If this is the case, can I just tap into the Gimbal cable instead of soldering to Pin 14 on the mainboard? It would be simpler for me to use one of my existing breakout connectors rather than solder the signal cable on to the mainboard. I just want to make sure before I go down the path of opening and mangling my mainboard with my pathetic and dangerous soldering skills.

It appears that wires/Pins 5 and 6 (maybe 7 and 8 as well) on the Solo Gimbal Cable (labeled Gimbal Rx White and Gimbal Tx Green in the Solo Development Guide) would be for camera triggering and tilt (see next paragraph). Assuming the mainboard signal is compatible with the new Servo, if one has a gimbal breakout cable (as I do), it would not be necessary to connect the new servo to the mainboard. Instead, I would connect it to the existing wire 5 or 6 on the breakout cable (I assume it would be 6). I understand that this would only work if the mainboard is sending a PWM signal over this pin/wire. As indicated below, I suspect it does not (and the GoPro gimbal is controlled another way).

From the Development Guide: “The Gimbal TX and Gimbal RX lines send MAVLink data over a serial connection between the Pixhawk flight controller and the GoPro gimbal.” I take this to mean that the tilt signal to the GoPro gimbal is not a simple PWM signal of the type that will be needed for a new Tilt Servo on a new camera mount. Sorry for burying the punchline, but does this kill the idea of controlling a new Servo via the existing GoPro gimbal cable?

If it does, the next question becomes whether there is a motor device other than a pwm Servo that can be considered to power and control tilt? Given the lighter weights involved with the GoPro gimbal, I suspect not…
 
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can you throw a link where do you bought that small 3DR Solo gimbal breakout board?
 

jxo

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can you throw a link where do you bought that small 3DR Solo gimbal breakout board?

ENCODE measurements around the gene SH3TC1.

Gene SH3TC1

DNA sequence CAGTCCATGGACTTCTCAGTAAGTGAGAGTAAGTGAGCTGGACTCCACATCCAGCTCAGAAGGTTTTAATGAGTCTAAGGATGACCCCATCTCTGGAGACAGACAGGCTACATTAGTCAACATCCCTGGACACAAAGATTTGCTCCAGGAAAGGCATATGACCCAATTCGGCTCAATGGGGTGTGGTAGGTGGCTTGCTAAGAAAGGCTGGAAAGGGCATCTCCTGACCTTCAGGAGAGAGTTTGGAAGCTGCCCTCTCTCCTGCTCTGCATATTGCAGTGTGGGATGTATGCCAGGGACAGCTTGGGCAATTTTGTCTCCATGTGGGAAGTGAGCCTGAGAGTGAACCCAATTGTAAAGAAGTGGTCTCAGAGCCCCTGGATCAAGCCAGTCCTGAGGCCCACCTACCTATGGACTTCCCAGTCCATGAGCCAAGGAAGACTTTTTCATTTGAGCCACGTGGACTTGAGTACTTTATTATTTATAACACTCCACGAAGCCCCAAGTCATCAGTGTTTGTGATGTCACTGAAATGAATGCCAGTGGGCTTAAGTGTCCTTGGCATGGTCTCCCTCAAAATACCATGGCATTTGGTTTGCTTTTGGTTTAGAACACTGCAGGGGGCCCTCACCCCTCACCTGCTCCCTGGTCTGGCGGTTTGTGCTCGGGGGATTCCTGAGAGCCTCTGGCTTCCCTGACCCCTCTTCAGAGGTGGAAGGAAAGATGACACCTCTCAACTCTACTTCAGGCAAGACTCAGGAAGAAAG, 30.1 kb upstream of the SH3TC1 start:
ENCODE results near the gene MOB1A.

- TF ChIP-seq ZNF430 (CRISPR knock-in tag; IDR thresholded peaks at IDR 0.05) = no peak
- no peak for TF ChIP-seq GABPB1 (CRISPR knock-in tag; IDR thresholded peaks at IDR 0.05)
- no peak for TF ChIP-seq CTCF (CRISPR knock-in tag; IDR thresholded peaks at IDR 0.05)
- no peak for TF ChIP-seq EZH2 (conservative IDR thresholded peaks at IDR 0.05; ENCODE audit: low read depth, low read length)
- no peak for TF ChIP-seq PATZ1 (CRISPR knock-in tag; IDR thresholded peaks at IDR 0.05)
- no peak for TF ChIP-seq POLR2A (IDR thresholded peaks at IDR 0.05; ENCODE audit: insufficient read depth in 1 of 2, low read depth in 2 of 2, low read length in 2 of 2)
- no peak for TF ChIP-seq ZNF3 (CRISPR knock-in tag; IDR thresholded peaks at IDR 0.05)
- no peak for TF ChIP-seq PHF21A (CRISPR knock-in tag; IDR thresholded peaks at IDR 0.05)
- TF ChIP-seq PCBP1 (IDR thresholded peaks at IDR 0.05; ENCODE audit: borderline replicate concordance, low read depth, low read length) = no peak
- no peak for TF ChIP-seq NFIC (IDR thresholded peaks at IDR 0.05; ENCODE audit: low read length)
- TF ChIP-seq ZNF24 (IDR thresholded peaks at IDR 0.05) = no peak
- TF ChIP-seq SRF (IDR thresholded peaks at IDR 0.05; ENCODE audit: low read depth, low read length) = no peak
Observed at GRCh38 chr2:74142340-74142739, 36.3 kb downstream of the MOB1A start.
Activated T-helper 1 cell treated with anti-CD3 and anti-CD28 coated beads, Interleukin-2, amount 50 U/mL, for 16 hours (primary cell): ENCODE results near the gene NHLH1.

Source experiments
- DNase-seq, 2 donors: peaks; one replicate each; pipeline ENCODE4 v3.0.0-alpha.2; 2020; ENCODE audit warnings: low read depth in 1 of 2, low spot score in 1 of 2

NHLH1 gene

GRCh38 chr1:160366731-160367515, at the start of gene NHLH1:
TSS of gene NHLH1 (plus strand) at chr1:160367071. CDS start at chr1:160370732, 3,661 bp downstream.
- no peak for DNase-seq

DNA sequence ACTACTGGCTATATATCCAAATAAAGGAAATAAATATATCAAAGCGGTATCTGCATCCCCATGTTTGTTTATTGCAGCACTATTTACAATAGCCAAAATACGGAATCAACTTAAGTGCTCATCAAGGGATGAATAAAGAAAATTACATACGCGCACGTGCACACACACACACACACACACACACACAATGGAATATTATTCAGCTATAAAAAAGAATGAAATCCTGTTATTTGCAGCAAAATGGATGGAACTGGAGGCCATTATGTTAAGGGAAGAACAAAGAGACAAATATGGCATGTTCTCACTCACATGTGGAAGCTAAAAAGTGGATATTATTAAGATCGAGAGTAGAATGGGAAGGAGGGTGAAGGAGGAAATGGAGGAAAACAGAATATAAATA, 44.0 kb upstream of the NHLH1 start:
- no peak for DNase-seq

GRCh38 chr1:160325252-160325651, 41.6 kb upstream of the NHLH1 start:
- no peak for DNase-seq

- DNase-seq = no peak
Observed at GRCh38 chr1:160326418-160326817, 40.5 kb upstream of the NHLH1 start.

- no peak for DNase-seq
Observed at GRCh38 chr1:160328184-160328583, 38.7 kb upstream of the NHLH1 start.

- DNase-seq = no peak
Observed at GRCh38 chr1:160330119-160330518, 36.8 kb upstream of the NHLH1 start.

unfortunately, the seller of that mini breakout board seems to be out of business.

Mini Breakout Board for 3DR SOLO


I contacted a custom cable company to wire the molex connector to accomplish the same. that's the wired version in the photo. I currently use only the 5V and the USB GND wires to power the camera remote control device.

This Nano breakout board may help via the accessory bay port, but am not sure b/c I never tried it.


I may try it out for the gimbal. If the Nano is connected to the mainboard as indicated, my read is that you could power the gimbal off Pins 2 (or 7) and 5 and connect the PWM servo cable on Pin 8. This may be a neater wiring install than going inside and soldering to the mainboard as long as the Nano does not interfere with the gimbal mount. Hopefully using this Nano at the same time as the gimbal break out cable to deliver power to the camera remote will not cause issues.

The pins on this Nano breakout board are:
  1. 3DRID (USB ID pin)
  2. USB GND
  3. USB D-
  4. USB D+
  5. +5V *
  6. BATT
  7. GND
  8. PWM6 (factory not-connected)
  9. PWM7 (factory not-connected)
  10. PWM8 (factory not-connected)
*4.75V to 5.4V voltage pin for USB device. Maximum combined current off bus (pins 17 and 19) is 1.05A (fuse: ST890DTR). Maximum combined power 5.7W.
This Nano-board connects both pins 17 and 19 to the +5V pin (pin 5 on the Nano board), and as such can deliver a maximum 5.7W on the +5V pin."

Edit: PWM will still need to be wired to the mainboard with the Nano: "To use the PWM signals, which do not come connected within the Solo by default, you must open your Solo and solder wires between the mainboard and accessory port board on pins 14, 18, and 19. A tutorial can be found here. "